Understanding, at least in some measure, the person of the Lord Jesus Christ is a challenge that stretches the minds of those who pursue him. One of the things that can increase the difficulty is working from what we know on earth about human relationships and then seeking to apply it to the relationships that exist within the triune God. Take for example the relationship between God the Father and God the Son. We will have trouble digesting the biblical data about this sublime relationship if do not remember what Donald Macleod tells us when he writes, "it is divine sonship, not the human, which is archetypal" (The Person of Christ, 135). In other words, what we know of father-son relationships is patterned after the ultimate Father-Son relationship and not the other way around. Something similar is said about the tabernacle in Hebrews 8:5 where the writer says that the priests serve at a sanctuary that is a copy and shadow of what is in heaven. The heavenly reality is archetypal and the earthly sanctuary was merely a representation of that reality given for our benefit.
Going back to the relationship between God the Father and God the Son, Macleod goes on to write:
"This implies that we must take our concept of sonship from the divine, not the human, and that, for example, the priority of Father to Son is no more an essential of sonship than is generation by physical copulation. In fact, the priority of father to son is a defect in the human relationship, compared to the divine. Divine fatherhood is complete and perfect because it is eternal; and because here alone is there total consubstantiality, absolute equality and perfect correspondence. The fulness of the Father and the image of the Father exist in the divine Son in a way that is impossible in the human relationship; just as the bond between them surpasses in love, intimacy and interaction anything that men can attain to."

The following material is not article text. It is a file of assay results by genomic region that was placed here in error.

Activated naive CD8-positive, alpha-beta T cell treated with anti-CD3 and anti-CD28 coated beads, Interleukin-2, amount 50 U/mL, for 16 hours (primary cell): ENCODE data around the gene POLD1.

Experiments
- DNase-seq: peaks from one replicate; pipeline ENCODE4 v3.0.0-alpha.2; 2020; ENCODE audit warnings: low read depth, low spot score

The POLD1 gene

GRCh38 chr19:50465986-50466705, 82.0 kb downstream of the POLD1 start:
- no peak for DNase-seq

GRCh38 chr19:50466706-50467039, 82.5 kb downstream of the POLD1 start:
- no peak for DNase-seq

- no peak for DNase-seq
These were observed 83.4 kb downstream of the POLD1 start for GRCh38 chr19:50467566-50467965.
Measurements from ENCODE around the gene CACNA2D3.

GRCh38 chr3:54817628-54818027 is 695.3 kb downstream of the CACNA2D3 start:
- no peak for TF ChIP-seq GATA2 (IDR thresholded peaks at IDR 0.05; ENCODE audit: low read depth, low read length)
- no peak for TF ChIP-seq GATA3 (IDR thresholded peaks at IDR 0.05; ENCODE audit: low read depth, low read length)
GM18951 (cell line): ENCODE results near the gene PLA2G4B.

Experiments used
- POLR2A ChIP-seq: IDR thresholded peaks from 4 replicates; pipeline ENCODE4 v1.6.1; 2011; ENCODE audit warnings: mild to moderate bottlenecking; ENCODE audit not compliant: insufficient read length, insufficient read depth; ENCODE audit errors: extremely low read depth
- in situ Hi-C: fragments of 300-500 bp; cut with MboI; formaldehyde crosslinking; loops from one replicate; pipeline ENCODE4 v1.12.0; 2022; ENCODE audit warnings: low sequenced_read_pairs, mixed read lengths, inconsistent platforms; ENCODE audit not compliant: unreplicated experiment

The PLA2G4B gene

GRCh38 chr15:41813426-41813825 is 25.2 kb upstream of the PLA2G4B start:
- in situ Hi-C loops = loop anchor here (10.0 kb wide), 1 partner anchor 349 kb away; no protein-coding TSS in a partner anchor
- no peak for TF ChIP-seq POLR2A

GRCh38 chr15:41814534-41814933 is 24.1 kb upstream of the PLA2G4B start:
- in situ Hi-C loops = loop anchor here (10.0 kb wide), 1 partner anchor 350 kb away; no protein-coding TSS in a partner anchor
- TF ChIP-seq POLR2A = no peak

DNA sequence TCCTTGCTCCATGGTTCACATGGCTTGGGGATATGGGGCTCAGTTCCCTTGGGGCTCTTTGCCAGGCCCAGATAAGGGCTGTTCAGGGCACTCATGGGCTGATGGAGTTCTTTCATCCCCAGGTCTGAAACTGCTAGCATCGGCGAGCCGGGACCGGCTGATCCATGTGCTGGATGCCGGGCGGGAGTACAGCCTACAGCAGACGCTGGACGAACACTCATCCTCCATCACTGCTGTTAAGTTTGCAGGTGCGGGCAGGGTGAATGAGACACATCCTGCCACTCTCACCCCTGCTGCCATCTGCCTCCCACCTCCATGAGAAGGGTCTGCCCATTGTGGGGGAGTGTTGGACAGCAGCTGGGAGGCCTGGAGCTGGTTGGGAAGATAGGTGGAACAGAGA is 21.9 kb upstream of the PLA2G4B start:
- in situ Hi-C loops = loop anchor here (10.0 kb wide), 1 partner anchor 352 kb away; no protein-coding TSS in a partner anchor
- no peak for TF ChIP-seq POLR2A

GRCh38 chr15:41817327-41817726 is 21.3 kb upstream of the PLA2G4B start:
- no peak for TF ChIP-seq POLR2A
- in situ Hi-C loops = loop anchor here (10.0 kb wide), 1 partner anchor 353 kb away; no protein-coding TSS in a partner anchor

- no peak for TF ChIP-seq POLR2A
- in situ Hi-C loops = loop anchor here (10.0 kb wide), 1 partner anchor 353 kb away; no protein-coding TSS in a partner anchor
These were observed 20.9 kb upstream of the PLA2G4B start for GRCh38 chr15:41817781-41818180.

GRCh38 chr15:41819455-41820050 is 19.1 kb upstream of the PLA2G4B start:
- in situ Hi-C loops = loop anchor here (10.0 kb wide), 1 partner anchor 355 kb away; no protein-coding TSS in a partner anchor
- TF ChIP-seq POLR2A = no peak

I think this is very helpful. So many of our questions about, say, how God the Father can be eternally unbegotten and God the Son eternally begotten assume human father-son relationships as the standard of comparison. In grappling with these great mysteries we must remember that we are trying to grasp the infinite with our finite minds. Thankfully there are some analogies and correlations but when all is said and done we need to go barefoot because like Moses of old at the burning bush, we are standing on holy ground. The triune God of the Bible is glorious indeed. If the created realm contains so many things that we do not understand and other things that are enormously complex and beautiful, how much more should we expect the Creator God to be one that defies our thorough analysis and comprehension even though we will have the privilege of growing in our love and knowledge of him for all eternity. And how glorious is our Savior of whom it is said: "For in Christ all the fullness of the Deity lives in bodily form" (Colossians 3:9).